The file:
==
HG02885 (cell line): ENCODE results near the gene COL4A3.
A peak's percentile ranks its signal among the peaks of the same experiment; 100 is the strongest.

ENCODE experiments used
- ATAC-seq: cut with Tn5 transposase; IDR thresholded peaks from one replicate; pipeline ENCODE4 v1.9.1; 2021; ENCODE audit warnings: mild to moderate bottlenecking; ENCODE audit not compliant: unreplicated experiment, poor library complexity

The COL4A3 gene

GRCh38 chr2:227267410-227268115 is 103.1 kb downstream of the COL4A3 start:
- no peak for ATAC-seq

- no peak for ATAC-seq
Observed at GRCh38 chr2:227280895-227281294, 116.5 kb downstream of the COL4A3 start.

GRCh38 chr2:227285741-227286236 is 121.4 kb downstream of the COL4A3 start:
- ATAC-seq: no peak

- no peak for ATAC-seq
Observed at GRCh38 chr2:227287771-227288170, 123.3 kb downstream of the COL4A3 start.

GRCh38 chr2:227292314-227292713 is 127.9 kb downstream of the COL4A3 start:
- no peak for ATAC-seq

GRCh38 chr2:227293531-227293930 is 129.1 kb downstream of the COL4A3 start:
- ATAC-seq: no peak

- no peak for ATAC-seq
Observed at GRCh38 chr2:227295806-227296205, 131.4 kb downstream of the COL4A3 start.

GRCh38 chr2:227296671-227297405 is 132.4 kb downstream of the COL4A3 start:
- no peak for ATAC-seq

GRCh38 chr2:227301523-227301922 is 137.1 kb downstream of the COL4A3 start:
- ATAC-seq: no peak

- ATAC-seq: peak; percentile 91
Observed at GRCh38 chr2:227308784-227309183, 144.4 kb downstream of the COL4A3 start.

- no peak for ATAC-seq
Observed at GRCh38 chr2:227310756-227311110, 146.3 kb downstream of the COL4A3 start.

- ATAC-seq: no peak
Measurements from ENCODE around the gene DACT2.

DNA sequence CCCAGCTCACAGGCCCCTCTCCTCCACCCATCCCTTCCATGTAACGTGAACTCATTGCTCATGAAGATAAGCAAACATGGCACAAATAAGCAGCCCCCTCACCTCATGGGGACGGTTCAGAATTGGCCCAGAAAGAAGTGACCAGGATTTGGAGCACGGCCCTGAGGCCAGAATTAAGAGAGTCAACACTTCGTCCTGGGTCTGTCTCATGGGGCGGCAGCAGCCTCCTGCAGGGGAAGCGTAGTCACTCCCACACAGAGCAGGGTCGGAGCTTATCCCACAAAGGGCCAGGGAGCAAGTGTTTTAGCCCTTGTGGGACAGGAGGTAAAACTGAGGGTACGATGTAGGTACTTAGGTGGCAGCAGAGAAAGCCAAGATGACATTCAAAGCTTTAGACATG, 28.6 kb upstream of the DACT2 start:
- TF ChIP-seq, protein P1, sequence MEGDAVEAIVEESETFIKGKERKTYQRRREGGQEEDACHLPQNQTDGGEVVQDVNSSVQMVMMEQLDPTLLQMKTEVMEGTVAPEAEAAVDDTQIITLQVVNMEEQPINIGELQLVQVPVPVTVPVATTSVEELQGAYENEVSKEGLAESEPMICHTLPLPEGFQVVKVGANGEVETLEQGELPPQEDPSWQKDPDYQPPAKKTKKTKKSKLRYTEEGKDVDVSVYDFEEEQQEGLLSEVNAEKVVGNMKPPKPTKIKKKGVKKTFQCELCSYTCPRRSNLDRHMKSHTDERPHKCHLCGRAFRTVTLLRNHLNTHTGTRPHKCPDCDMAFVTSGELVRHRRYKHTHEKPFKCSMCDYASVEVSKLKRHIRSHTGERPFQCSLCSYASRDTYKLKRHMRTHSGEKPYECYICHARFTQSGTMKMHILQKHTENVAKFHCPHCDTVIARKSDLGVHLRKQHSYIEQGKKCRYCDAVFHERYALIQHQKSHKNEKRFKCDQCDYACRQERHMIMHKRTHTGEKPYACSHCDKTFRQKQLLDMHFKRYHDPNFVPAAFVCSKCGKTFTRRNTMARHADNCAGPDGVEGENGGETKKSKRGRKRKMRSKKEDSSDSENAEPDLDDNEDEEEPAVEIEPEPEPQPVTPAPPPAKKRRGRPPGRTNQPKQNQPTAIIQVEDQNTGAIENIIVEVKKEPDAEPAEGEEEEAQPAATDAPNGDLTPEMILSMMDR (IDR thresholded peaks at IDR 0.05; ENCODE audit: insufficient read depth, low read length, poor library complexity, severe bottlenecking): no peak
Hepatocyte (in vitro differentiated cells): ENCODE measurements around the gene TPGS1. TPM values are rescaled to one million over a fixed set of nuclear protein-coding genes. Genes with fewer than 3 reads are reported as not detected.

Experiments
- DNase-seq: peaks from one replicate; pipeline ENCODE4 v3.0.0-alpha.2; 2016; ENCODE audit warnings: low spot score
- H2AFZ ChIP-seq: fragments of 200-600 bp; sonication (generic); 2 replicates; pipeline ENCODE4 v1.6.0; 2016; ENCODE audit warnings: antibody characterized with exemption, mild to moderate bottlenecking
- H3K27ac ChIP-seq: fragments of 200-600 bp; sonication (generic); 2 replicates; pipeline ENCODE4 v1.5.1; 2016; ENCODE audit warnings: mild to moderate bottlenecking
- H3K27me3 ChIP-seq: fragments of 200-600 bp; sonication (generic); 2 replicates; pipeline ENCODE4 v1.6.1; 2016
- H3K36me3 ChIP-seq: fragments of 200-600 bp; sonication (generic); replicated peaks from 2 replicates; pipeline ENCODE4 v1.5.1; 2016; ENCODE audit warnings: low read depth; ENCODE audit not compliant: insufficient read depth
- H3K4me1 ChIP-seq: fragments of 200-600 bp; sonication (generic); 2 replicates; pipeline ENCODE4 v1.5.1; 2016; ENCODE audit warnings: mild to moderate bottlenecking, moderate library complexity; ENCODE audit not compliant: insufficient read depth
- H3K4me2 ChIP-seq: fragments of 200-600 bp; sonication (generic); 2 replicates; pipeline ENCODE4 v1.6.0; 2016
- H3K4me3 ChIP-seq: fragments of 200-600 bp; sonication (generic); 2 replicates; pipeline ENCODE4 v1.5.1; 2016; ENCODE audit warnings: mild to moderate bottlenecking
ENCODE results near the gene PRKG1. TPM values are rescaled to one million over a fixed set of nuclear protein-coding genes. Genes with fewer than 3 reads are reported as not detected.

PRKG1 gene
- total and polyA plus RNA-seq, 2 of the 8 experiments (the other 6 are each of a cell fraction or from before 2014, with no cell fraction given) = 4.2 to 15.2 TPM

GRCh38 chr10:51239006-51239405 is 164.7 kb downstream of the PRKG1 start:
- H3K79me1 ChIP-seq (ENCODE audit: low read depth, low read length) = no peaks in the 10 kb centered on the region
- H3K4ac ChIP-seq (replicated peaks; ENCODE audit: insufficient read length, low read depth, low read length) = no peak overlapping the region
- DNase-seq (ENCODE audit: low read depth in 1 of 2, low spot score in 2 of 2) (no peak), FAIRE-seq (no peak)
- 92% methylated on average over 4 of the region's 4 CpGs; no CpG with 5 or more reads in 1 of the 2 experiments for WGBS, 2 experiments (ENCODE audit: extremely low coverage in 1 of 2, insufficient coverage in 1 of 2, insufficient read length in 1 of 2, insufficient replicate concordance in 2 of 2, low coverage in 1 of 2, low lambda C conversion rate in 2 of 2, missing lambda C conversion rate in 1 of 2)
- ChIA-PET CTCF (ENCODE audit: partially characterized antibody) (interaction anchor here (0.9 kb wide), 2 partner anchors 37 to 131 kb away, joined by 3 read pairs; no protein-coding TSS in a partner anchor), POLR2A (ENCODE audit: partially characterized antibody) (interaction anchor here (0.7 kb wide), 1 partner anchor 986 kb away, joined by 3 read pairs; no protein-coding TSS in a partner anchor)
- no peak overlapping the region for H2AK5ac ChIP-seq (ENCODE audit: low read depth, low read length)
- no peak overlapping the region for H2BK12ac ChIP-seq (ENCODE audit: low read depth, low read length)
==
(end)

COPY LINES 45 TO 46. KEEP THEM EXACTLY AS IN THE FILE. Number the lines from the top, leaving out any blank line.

GRCh38 chr10:51239006-51239405 is 164.7 kb downstream of the PRKG1 start:
- H3K79me1 ChIP-seq (ENCODE audit: low read depth, low read length) = no peaks in the 10 kb centered on the region